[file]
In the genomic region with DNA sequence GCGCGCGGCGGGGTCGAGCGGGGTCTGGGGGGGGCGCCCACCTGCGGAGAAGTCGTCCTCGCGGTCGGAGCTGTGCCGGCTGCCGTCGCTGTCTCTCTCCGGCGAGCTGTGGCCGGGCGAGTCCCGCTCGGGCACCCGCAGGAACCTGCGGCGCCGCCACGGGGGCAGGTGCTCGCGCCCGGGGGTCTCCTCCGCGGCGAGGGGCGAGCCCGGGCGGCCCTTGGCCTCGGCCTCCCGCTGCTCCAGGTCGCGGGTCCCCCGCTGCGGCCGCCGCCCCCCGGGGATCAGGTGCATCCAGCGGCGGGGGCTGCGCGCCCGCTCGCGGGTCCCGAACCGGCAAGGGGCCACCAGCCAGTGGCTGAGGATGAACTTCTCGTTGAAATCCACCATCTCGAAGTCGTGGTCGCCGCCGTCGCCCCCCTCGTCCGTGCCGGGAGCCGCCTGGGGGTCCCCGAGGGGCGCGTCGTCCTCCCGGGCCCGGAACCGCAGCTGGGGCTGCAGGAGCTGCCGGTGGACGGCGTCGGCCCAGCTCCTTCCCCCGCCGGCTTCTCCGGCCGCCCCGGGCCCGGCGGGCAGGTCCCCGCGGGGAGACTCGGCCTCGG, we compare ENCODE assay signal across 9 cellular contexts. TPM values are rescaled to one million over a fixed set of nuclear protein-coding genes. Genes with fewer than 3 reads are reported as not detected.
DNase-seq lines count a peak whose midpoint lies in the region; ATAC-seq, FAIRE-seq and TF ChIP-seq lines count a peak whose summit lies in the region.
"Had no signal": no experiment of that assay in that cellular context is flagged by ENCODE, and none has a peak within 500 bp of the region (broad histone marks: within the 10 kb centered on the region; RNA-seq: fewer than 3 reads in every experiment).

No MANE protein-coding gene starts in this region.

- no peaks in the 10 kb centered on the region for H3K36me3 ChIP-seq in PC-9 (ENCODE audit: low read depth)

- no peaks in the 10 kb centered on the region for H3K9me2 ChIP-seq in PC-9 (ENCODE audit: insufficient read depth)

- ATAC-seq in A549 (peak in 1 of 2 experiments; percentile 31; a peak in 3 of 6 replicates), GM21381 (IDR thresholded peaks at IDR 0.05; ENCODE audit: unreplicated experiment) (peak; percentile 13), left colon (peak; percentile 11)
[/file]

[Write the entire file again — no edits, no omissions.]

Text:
In the genomic region with DNA sequence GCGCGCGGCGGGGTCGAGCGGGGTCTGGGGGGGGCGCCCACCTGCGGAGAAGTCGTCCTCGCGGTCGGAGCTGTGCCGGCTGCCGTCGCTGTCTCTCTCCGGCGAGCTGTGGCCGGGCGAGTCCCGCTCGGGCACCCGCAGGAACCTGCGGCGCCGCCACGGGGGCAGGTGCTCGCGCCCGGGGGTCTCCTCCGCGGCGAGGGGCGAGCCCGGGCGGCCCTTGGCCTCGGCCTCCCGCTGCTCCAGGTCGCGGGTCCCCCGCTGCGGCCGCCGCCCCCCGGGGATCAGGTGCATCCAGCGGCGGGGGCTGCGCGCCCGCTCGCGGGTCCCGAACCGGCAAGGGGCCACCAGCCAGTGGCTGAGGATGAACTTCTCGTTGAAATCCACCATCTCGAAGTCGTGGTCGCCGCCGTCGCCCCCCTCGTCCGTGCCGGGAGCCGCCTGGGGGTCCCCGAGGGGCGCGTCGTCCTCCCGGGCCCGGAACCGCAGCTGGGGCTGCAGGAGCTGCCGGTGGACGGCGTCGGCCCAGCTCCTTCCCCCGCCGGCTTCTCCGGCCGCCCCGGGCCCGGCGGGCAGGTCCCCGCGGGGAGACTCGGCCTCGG, we compare ENCODE assay signal across 9 cellular contexts. TPM values are rescaled to one million over a fixed set of nuclear protein-coding genes. Genes with fewer than 3 reads are reported as not detected.
DNase-seq lines count a peak whose midpoint lies in the region; ATAC-seq, FAIRE-seq and TF ChIP-seq lines count a peak whose summit lies in the region.
"Had no signal": no experiment of that assay in that cellular context is flagged by ENCODE, and none has a peak within 500 bp of the region (broad histone marks: within the 10 kb centered on the region; RNA-seq: fewer than 3 reads in every experiment).

No MANE protein-coding gene starts in this region.

- no peaks in the 10 kb centered on the region for H3K36me3 ChIP-seq in PC-9 (ENCODE audit: low read depth)

- no peaks in the 10 kb centered on the region for H3K9me2 ChIP-seq in PC-9 (ENCODE audit: insufficient read depth)

- ATAC-seq in A549 (peak in 1 of 2 experiments; percentile 31; a peak in 3 of 6 replicates), GM21381 (IDR thresholded peaks at IDR 0.05; ENCODE audit: unreplicated experiment) (peak; percentile 13), left colon (peak; percentile 11)